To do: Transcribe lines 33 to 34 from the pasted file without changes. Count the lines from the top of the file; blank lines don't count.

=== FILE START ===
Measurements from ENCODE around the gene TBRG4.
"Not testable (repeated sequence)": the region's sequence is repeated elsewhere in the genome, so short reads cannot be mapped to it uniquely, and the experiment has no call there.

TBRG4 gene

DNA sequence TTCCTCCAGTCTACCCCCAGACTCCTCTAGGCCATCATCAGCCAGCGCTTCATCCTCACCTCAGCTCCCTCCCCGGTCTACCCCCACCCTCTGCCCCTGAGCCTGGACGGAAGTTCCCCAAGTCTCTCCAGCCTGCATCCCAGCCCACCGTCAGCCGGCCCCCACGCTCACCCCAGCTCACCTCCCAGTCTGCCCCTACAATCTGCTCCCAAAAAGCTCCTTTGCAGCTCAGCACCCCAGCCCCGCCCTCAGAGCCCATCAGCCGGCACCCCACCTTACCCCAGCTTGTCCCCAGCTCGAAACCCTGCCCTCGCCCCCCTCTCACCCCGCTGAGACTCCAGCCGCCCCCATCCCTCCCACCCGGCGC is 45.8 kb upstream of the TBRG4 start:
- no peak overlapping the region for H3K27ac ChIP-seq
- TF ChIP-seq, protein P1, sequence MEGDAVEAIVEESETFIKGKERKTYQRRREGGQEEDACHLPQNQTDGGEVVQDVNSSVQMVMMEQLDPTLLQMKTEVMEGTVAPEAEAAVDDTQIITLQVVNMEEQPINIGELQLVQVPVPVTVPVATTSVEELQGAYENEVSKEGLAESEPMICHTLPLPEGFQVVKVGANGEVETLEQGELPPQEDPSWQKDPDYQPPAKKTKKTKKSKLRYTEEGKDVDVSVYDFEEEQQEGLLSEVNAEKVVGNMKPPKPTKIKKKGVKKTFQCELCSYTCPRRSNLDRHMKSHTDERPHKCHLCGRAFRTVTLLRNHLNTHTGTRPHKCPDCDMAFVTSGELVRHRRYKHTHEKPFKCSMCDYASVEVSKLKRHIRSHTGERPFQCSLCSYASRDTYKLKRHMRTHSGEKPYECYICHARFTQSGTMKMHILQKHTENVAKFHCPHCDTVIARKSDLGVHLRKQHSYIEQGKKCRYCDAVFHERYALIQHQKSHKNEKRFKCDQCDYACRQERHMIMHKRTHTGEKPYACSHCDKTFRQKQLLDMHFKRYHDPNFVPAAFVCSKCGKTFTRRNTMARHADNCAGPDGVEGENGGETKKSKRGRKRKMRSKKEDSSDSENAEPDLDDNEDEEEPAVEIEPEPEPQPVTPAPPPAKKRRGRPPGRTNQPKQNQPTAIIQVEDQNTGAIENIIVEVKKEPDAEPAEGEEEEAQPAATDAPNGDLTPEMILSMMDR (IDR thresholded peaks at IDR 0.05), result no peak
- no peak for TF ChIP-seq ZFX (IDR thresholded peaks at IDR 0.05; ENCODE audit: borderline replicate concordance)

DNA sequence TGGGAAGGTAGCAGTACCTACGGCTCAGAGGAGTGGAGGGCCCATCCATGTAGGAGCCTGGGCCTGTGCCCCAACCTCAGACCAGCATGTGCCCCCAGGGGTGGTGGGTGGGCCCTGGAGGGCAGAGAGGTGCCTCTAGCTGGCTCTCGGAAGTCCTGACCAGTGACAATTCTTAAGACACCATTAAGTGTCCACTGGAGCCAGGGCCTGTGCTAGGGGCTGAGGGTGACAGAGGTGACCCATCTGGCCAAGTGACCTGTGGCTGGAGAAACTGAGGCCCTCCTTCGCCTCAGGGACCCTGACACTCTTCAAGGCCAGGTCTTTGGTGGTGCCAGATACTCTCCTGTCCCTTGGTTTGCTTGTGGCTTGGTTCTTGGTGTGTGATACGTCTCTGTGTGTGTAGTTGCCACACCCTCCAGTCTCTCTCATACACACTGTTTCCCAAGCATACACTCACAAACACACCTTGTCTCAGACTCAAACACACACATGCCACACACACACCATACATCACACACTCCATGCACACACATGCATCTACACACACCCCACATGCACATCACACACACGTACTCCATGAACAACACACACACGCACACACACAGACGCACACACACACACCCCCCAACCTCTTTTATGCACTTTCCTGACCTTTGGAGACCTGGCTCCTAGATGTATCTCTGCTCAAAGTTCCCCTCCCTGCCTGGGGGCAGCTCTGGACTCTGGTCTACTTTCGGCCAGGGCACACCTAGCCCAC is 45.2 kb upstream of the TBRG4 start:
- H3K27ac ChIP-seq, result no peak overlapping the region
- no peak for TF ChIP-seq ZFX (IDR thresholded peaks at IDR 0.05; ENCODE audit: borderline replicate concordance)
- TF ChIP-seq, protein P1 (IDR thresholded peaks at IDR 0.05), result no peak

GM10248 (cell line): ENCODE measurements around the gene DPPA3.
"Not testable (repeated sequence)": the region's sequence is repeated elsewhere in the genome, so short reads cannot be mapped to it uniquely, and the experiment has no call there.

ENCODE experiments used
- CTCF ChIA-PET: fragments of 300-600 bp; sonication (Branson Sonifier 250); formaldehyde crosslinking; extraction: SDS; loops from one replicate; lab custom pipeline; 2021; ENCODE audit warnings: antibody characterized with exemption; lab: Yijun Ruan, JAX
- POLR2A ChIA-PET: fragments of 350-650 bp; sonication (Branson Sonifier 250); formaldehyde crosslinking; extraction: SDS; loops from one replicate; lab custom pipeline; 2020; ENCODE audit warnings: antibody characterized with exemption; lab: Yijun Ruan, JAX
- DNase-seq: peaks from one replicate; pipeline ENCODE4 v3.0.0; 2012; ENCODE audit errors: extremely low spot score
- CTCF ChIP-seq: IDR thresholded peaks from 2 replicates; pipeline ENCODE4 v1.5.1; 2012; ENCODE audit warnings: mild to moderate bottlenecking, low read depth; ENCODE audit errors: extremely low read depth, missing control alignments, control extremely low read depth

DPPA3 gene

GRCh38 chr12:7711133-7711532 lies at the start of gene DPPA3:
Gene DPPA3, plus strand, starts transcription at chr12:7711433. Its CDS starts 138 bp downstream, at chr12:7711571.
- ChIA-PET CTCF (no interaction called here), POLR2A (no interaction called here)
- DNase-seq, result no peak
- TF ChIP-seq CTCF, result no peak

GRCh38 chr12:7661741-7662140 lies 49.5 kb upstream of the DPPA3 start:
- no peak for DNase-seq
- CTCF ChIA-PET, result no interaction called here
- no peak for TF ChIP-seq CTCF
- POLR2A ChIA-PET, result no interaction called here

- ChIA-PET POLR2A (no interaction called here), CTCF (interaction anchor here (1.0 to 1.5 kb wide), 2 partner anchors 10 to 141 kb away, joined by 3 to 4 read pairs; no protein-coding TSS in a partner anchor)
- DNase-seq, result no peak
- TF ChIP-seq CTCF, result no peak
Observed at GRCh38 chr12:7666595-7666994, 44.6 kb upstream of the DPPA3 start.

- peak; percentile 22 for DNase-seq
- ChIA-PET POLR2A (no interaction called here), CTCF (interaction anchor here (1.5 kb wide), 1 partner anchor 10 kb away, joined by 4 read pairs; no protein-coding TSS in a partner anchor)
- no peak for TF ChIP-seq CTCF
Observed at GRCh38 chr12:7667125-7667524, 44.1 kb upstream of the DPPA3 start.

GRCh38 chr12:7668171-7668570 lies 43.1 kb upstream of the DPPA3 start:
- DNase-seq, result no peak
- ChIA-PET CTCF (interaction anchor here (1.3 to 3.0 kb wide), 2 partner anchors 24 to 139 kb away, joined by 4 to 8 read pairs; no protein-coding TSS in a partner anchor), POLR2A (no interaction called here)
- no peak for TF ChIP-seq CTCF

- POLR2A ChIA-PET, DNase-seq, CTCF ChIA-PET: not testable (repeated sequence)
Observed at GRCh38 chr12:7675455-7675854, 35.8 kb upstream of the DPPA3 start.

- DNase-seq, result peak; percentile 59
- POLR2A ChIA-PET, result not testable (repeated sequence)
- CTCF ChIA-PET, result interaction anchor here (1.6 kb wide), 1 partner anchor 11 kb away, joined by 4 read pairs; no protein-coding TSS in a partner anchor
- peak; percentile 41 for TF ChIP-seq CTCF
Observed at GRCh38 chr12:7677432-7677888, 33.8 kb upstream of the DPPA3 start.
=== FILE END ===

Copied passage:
Observed at GRCh38 chr12:7666595-7666994, 44.6 kb upstream of the DPPA3 start.

- peak; percentile 22 for DNase-seq